Raising the baseline standard of accessibility of digital services across the board is a difficult job for a government department and for public bodies on the whole.
Many have dispersed digital estates spanning various policy units and arms length bodies. Their online services are various and comprise platforms for, say, registering your pet ferret or registering a boat, (alright not the first government services that spring to mind but certainly robust public-facing, transactional services like any other) and for more specialist staff-facing service types like HR and finance platforms, recruitment tools, informational websites, survey and collaboration tools. These are usually owned and updated by third party providers who exercise tight control over service functionality and have a wider obligation to a cross-sector, often multinational client base with differing goals towards accessibility standards.
For UK public bodies, making their various user interfaces accessible to a recognisable standard is a work in progress and the progress can be slow. Given how the accessibility regulations will be monitored and enforced, there is the risk of sanction and risk to reputation for organisations if just one of its multiple services persistently excludes users or is unresponsive to meeting the obligation towards making reasonable adjustments.
Why does it matter?
A fifth of the UK population (over 14 million) are disabled and, according to the UK Consumer Digital Index, a similar proportion have very low digital skills, therefore for us here at the Cabinet Office, making sure everyone can use a digital public service (Service Standard item 5) means making sure those with access and assistive needs can use any of the services across our organisation to complete the task they need to. This goes for citizen-facing as well as staff-facing services.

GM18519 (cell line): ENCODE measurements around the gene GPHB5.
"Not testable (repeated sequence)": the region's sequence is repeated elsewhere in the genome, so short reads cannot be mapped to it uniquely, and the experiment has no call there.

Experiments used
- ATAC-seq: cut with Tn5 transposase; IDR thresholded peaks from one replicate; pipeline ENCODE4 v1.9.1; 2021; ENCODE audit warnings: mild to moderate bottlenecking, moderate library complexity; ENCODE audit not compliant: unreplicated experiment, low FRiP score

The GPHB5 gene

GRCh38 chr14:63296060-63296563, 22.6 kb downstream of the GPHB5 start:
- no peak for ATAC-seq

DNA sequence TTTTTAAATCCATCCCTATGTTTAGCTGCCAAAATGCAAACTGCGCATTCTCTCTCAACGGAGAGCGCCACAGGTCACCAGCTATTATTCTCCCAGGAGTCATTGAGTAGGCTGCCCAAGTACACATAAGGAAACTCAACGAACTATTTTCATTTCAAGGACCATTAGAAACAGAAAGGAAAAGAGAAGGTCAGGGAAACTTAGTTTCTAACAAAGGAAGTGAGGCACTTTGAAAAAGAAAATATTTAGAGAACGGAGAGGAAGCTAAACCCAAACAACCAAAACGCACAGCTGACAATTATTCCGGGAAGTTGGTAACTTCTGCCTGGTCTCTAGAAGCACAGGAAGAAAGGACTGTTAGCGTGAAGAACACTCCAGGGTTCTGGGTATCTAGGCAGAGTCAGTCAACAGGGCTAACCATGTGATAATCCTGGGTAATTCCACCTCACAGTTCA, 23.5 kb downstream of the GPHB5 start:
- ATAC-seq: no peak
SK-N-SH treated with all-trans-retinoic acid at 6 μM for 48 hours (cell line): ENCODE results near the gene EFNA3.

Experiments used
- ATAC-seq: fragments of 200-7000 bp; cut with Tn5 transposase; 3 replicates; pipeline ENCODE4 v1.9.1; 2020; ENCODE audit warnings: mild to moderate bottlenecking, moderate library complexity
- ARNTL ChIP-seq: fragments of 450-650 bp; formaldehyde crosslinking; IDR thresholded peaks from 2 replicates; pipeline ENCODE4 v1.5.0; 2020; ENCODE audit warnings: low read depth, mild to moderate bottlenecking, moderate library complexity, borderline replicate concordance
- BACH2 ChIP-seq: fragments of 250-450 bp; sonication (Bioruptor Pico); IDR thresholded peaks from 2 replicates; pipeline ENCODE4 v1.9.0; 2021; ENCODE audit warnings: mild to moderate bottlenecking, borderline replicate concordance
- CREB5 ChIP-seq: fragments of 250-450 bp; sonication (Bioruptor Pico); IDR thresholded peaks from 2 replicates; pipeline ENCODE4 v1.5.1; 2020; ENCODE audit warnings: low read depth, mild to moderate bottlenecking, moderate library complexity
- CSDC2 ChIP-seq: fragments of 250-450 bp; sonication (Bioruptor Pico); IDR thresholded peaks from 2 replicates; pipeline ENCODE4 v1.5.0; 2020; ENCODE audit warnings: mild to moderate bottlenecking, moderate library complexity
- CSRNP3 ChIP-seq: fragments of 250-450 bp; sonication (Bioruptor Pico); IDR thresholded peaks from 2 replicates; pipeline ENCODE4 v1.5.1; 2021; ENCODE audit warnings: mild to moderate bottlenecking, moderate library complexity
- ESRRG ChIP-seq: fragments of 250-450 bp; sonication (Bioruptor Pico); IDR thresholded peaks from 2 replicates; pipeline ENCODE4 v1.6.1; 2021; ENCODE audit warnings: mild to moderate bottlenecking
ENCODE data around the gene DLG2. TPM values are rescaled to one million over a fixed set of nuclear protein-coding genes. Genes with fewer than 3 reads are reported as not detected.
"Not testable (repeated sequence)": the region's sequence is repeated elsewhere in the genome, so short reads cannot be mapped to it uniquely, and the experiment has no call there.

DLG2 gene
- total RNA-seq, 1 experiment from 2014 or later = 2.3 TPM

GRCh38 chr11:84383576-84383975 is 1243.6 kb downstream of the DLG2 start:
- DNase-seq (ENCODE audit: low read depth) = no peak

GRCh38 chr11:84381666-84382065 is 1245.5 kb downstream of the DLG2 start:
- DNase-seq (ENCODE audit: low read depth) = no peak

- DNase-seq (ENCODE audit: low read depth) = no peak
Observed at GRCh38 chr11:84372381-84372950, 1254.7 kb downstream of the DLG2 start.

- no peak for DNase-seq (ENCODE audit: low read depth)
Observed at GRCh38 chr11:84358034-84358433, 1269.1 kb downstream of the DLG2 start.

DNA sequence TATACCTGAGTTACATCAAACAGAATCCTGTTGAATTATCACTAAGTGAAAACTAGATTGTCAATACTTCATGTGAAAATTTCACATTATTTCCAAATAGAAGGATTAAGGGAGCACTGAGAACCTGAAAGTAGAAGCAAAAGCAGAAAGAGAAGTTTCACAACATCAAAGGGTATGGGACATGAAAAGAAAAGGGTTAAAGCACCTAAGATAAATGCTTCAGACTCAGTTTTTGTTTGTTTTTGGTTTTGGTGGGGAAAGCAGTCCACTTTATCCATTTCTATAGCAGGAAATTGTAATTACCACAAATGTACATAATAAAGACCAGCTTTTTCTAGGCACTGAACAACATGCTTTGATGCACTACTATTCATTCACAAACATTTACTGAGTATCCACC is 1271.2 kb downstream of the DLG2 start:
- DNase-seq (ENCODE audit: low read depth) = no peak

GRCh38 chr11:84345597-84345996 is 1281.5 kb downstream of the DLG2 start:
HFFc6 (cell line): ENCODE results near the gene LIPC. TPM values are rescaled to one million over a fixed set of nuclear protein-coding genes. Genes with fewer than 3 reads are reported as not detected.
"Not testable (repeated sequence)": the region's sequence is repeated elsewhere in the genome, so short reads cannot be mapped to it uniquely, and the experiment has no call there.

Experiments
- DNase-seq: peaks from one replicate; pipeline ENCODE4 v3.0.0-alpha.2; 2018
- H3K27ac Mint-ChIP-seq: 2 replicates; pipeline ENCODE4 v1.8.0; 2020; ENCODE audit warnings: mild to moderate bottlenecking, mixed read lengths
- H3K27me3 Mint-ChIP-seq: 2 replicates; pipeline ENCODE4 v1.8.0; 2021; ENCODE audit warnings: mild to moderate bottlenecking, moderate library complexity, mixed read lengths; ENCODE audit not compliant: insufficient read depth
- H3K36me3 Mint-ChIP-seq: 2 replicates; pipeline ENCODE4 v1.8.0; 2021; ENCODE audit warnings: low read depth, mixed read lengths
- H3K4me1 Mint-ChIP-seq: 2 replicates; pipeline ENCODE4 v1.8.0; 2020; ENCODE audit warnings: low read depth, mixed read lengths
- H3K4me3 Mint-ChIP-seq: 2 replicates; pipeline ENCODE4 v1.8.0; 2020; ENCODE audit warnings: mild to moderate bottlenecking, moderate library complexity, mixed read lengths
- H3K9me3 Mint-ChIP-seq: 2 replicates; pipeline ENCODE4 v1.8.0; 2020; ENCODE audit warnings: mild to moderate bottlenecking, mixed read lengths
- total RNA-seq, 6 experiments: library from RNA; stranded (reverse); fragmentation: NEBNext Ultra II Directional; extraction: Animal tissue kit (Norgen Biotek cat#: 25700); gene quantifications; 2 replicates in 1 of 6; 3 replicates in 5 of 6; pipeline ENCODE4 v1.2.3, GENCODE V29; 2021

We recognised that we don’t have near the volume of expertise or equipment in-house to cover comprehensive audits of all our services. We therefore initiated a competitive exercise to find an accessibility auditor to partner with. We found the Digital Accessibility Centre Ltd (DAC), a non-profit social enterprise long accustomed to working with public bodies. DAC are equipped with talented personnel with a range of skills and attributes. They include quality assurance testers all of whom have first hand experience of the barriers an inaccessible website places between them and independence.
What do DAC offer?
Working from their base in South Wales, the DAC team uses a three strand process combining, user testing, automated tools and expert manual review. They audit services for barriers affecting the range of visual, hearing, mobility and cognitive disabilities, they test on different browser formats and screen sizes and they can test the more specialist stuff too; locked down administrative or backend interfaces. All to make sure that services are good enough to receive the DAC accreditation logo. DAC’s Director, Cam Nicholl, says, “it is heartening to see such commitment to digital inclusion and DAC are delighted to have been chosen to work alongside Cabinet Office digital teams to help make sure their services are accessible to everyone.” DAC is a Living Wage Foundation accredited employer and so Cam also sees another plus in their being able to “grow and provide valuable employment opportunities for disabled people”.